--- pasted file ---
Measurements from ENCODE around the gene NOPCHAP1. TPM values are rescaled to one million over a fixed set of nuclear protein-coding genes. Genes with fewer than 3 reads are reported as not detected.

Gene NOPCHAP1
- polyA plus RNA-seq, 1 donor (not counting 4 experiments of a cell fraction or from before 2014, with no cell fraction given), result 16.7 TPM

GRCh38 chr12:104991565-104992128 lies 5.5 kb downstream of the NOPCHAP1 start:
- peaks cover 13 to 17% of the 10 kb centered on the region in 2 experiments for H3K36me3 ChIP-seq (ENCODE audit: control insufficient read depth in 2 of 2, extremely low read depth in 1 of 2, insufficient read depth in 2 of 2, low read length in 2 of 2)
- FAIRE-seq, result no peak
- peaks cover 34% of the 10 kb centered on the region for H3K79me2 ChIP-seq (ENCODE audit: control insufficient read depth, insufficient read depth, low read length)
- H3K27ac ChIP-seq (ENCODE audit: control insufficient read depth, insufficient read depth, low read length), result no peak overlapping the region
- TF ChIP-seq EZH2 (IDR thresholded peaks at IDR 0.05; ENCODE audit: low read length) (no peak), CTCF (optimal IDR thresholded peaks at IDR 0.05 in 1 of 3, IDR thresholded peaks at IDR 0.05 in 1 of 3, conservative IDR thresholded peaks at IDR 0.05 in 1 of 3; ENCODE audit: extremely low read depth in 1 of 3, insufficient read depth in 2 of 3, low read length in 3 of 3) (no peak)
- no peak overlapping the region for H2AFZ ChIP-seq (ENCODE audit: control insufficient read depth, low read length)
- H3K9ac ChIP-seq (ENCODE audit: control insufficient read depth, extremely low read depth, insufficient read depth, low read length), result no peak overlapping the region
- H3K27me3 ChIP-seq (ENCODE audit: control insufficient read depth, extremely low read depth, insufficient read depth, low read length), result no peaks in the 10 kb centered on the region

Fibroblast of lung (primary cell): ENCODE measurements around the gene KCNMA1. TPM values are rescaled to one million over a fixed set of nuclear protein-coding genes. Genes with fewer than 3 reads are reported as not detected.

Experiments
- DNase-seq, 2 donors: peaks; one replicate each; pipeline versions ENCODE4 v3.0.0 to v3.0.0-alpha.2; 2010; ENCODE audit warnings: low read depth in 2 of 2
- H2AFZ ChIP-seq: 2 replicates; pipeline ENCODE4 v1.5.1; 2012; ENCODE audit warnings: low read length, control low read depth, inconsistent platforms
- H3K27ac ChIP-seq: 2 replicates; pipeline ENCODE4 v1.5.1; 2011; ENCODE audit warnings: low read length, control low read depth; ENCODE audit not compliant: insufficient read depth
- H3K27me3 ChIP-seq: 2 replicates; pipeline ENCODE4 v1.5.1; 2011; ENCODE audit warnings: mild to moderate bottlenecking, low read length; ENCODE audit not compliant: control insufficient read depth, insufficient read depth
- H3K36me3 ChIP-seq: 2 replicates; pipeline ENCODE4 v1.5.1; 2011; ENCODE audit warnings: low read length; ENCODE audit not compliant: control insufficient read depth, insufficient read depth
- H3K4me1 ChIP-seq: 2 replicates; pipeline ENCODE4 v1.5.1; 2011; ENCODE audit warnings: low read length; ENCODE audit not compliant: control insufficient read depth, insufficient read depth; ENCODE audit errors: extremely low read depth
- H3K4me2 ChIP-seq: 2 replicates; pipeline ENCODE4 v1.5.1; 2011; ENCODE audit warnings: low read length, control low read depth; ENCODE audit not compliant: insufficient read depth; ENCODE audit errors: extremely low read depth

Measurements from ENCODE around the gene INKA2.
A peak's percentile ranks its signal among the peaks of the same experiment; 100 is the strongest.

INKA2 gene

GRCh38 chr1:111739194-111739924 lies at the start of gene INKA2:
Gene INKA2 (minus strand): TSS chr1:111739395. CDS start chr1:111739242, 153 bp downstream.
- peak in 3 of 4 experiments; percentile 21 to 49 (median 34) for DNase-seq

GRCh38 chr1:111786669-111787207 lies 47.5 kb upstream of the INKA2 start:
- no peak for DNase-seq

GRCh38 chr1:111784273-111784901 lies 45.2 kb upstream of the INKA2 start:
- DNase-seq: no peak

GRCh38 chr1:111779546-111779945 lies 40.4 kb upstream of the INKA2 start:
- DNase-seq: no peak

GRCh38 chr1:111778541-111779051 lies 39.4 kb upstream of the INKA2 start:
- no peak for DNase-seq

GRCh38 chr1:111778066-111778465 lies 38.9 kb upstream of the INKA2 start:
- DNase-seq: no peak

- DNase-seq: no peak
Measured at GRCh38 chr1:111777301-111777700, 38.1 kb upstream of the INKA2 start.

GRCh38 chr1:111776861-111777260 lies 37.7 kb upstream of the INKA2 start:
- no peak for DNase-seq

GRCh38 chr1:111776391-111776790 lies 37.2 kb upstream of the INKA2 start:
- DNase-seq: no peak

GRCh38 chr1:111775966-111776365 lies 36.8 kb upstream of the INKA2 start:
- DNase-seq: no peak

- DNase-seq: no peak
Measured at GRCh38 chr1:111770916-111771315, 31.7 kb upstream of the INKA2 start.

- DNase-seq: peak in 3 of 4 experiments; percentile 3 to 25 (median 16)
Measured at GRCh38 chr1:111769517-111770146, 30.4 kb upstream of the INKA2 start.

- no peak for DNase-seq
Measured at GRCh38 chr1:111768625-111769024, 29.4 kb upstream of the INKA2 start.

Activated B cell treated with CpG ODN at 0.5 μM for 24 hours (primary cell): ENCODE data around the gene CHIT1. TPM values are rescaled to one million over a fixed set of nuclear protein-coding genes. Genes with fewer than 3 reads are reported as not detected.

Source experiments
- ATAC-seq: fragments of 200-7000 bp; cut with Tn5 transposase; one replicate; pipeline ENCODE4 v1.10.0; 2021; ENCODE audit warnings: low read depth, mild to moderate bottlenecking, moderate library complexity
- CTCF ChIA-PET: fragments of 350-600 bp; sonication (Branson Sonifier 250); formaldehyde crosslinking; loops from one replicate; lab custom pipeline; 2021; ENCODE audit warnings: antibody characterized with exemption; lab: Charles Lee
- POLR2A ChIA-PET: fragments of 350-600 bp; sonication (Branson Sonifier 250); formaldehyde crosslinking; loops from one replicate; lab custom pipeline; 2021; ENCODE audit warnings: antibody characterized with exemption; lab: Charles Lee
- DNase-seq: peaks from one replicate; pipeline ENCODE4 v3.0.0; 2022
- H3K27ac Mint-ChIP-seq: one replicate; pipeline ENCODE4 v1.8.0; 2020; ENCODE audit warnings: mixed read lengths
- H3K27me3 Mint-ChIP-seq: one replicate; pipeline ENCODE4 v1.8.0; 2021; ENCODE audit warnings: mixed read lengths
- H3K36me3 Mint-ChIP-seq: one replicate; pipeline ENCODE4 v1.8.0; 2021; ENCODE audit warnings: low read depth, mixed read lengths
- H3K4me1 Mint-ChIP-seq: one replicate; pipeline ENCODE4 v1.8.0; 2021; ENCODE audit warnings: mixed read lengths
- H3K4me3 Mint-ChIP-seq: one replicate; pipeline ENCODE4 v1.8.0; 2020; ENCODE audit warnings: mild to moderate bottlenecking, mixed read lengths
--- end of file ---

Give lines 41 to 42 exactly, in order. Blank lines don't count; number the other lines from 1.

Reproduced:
- no peak for DNase-seq

GRCh38 chr1:111776391-111776790 lies 37.2 kb upstream of the INKA2 start: